In the housing world, there might not be as politically charged a term as NIMBY, the acronym for “not in my backyard.”
The term has become the go-to for people who advocate for more housing supply as a way to address the affordability crisis, and who believe resident opposition is thwarting the process. Others believe it sows the seeds of division, a counterproductive attempt to silence one side of a crucial debate. There’s also a concerning air of ageism in the word, an acceptance that it’s okay to blame people of boomer age for the affordability crisis.
“There seems to be a universal scapegoating of baby boomer homeowners going on, here and elsewhere – scapegoating them for what is clearly a problem of the global financialization of housing,” says Patrick Condon, University of B.C. professor of urban design. “This exact same thing is happening everywhere in the world on the same time cycle. This is a worldwide crisis and thus has very little to do with what the grey hairs in our own little Point Grey or Dunbar do or don’t do.”
Arny Wise, urban planner and retired developer, takes issue with wealthy property owners who’ve formed organizations and successfully shut down projects that might impact their property values.
“NIMBY associations have become the worst kind of complainers,” he said in an e-mail. “Concerned about safety, density and immigration, with only a selfish, self-interested focus to protect their own property values.
“Neighbourhood associations have fossilized from their bottom-up progressive liberal ideals of democracy, into their new top-down right-wing conservative dogmas, opposing change of any kind, in order to protect what they have.”
A special advisory panel on housing appears to share a similarly negative view, that the NIMBY is self-involved and out of touch. As the panel’s government-funded “Opening Doors” paper puts it, these “white, older, more educated” homeowners had been in their homes for longer and “hold different policy priorities than the general population.”
In the 2021 report, a funding collaboration between the federal government and the province, there is a page devoted to NIMBYism, which says that both renters and homeowners “stand to benefit” from an increased supply of housing. It says the problem is neighbourhood opposition, particularly from homeowners.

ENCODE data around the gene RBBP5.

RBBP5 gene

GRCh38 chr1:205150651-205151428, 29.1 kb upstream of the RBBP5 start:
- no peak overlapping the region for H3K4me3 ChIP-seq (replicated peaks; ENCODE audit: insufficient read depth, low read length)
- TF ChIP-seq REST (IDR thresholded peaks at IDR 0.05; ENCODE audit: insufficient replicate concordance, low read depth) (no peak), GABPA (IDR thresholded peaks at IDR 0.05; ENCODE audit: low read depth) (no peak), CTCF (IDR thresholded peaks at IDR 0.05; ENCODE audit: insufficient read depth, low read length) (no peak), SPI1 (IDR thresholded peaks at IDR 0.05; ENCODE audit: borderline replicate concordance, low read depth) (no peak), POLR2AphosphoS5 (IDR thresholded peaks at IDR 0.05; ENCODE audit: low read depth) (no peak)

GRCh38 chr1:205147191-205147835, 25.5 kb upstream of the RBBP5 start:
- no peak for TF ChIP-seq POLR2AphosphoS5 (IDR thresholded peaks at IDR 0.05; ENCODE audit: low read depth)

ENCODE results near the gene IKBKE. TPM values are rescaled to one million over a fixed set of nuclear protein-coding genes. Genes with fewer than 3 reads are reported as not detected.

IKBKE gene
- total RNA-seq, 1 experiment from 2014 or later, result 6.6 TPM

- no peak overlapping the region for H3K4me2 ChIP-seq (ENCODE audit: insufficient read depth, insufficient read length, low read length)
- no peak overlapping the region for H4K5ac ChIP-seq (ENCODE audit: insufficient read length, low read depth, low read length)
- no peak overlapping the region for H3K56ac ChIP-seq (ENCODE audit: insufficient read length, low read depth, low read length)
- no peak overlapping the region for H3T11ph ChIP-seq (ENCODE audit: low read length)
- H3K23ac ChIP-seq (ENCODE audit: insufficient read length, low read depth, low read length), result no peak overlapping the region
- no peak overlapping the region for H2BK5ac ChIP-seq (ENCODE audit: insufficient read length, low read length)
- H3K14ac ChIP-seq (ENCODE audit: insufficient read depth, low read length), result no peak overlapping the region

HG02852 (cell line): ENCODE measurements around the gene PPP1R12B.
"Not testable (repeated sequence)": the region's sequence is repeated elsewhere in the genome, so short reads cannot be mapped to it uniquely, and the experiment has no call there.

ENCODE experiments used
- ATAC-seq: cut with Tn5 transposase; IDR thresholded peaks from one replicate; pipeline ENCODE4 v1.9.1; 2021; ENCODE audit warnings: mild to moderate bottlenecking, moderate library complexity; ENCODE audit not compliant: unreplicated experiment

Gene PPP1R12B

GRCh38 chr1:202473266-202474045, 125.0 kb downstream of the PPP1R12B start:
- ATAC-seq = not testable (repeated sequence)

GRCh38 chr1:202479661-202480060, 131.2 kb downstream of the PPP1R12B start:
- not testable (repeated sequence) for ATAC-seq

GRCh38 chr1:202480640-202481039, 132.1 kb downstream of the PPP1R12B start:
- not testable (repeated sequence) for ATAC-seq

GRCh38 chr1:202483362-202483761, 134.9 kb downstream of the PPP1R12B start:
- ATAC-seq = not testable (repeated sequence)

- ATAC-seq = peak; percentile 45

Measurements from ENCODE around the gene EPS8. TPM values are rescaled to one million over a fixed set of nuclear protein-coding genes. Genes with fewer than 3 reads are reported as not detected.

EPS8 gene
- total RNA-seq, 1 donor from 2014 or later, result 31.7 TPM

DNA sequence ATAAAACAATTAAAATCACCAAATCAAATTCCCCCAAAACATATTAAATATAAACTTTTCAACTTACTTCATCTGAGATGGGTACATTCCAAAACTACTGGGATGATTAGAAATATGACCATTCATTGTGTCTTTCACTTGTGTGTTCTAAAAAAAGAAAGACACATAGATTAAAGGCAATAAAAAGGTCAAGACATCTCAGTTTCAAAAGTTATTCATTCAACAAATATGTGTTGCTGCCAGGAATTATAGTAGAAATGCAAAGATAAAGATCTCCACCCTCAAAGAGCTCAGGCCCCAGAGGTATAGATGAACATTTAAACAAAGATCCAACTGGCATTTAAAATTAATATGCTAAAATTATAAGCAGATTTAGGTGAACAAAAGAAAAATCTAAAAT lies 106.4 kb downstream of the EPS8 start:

The authors of the report give volunteer neighbourhood groups special mention:
“… There are invariably vocal groups of residents – particularly neighbourhood associations – that can make it politically difficult for local governments to implement such changes.”
University of B.C. graduate student Zakir Jamal Suleman was surprised to see the comments.
Mr. Suleman, 28, grew up in the Commercial Drive neighbourhood and lives there with his parents. He has joined many community groups in the past decade, so he falls into the NIMBY camp.
“I’m not white or older. I don’t own a home. I used to be the vice-president of Grandview Woodland Area Council. So I resent that,” Mr. Suleman says of the report’s categorization.
He says he knows self-interested NIMBYs exist, but he also knows older white people who are desperately trying to find secure housing on limited incomes.
“I think that’s an incredibly prejudiced thing to say.”
And he also took issue with the report where it states: “A growing number of homes available for purchase or rent will reduce the upward pressure on prices and give renters and buyers more options.”
The statement is made without the support of data, he said.
“That’s actually an active debate being stated as fact, and a bit concerning in a government document. It’s concerning it’s being brought up in such a clearly ideological way.”
Mr. Suleman became active in the community when he was a teenager and heard about development being proposed at a local Safeway site. The transit-oriented proposal for the site at East Broadway and Commercial Drive is for three residential towers, 24 to 29 storeys above retail, including a bigger Safeway store.